Pick of the week
The Face Australia
Tuesday, 9pm, Fox 8 I confess I have avoided watching all the reality shows currently on TV. But during this period of deliberate neglect, the genre seems to have taken on the properties of a superbug, while my biological defences have withered. It’s a long way of saying: I totally love this show. The first thing to know is that it’s all about Naomi Campbell. She has already hosted versions in the US and Britain and her reputation for combativeness makes for great drama. Australian models Nicole Trunfio and Cheyenne Tozzi join her as judges, and following the format of The Voice, they
The Walking Dead
Monday, 8.30pm, FX India’s revered father-figure, played with full-on saintly reverence by Ben Kingsley. The film may be a little too cloying at times, but the great events of the time are superbly achieved in this monumental and moving biopic.
Cate Blanchett was such a standout winner for Blue Jasmine that we forget how good the film was — typically funny, insightful and sad, one of Woody Allen’s best. It came a year after Woody’s
(Saturday, 12.05pm, Masterpiece), which might be called an old man’s meditation on mortality, a hymn to the lost possibilities of youth.
Allen has a small part as Jerry, a retired New York opera producer who harbours vague dreams of a late-life comeback. There are 13 major characters, and none of their stories amounts to much on its own, but each has a lovely comic twist and the film is made with such skill that everything flows easily. And what a cast! — Judy Davis, Alec Baldwin, Jesse Eisenberg, Penelope Cruz, Antonio Albanese.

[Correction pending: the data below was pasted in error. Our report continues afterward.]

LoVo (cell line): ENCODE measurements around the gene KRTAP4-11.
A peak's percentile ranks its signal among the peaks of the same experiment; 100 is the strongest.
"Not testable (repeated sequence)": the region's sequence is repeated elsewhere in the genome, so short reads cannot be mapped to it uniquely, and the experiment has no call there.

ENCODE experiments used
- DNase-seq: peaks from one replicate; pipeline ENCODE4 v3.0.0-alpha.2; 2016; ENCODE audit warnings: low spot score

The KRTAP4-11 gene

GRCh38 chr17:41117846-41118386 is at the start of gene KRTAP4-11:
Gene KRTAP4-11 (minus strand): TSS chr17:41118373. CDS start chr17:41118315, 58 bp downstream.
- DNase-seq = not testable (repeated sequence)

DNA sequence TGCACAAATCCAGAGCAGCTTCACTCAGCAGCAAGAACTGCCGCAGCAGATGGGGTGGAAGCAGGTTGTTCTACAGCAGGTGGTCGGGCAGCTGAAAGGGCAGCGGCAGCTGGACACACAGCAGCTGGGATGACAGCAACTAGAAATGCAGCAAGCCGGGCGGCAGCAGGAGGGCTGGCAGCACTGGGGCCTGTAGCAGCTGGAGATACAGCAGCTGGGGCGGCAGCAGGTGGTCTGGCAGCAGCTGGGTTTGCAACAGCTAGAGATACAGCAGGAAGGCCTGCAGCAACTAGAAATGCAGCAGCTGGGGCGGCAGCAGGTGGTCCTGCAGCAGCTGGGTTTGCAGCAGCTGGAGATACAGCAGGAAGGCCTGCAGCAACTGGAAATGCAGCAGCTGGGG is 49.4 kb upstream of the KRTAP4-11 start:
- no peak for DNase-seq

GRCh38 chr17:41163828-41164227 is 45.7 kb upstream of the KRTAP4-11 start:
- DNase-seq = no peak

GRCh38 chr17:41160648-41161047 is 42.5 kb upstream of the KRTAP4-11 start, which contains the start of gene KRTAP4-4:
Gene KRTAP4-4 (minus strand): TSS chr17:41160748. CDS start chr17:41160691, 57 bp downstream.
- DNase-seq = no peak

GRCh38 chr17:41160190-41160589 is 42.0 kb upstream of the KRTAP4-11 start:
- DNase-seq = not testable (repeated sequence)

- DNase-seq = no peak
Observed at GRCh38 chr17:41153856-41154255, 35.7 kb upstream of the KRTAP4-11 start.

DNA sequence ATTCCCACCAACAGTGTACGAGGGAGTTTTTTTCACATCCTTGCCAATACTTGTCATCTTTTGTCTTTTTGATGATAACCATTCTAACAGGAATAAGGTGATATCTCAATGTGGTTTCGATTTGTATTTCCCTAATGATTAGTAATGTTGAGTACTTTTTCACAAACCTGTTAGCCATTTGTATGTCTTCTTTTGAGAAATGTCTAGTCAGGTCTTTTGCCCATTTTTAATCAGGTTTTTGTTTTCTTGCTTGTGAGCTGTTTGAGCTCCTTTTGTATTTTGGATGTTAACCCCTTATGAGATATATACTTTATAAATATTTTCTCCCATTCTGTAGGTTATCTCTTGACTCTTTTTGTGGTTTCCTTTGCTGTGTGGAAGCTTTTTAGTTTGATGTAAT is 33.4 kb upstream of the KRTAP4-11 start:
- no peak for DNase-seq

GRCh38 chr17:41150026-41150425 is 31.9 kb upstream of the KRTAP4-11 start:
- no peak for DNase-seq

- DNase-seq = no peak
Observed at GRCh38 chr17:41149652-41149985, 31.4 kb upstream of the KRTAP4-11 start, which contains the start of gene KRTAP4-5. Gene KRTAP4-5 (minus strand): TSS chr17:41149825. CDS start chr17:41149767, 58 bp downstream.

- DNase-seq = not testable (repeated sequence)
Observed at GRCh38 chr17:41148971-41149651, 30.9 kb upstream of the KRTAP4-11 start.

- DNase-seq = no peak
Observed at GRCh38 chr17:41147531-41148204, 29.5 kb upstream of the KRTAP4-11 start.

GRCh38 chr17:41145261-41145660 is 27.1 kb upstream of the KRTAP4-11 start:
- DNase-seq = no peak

For another look at the eternal city, there’s William Wyler’s (Monday,
To Rome With Love
cream, and enjoy the show. Comedian Neil Delamere travels the length and breadth of Ireland to quiz experts, historians and revellers about the real story of the country’s patron saint. Spoiler alert: St Patrick may have been Welsh. It is remarkable for a television show to command our patience in the way The Walking Dead has done for so long. Consider: ever since the zombie apocalypse began, the group of survivors led by Rick Grimes (British actor Andrew Lincoln) has searched for a sanctuary. They’ve left behind their original encampment, fled Hershel’s farmhouse when it was overrun, and halfway through this season were blasted out of their prison home by a man in a tank. The group is dispersed into twos and threes, on the run, and going from house to house looking for food. It’s almost exactly how the series began. The hopelessness of it might all seem too much, except for the Terminus. Signs that say “Sanctuary for all. Community for all. Those that
compete against each other for models to join their teams. Naomi quickly decides to take Nicole down a peg (she doesn’t know whether to be flattered or put out). As we know, only three things count in making a reality TV show: casting, casting and casting, and here it’s done very well. There is Susan from South Sudan, who tugs the heart strings with her naivety. On the other end of the scale, blonde Brittaney (of course) declares: “I have received signals from the universe that I am going to win.” There is quite a lot of pouting, preening, and screaming. The product placement is no more or less than we expect these days. About 10 years ago, Campbell wore a T-shirt that had “Naomi hit me” on the front, “and I loved it” on the back. Bad taste, maybe, but I understand the sentiment. arrive, survive” are appearing with greater frequency, with maps pointing to the Terminus. Poor prose, perhaps. But, interestingly, Terminus was the original name for Atlanta, Georgia, when the southern city was merely the end of the railway line. What will our survivors find when they get there? Who is in charge of it? And will it prove the haven they hope for, or just another mirage?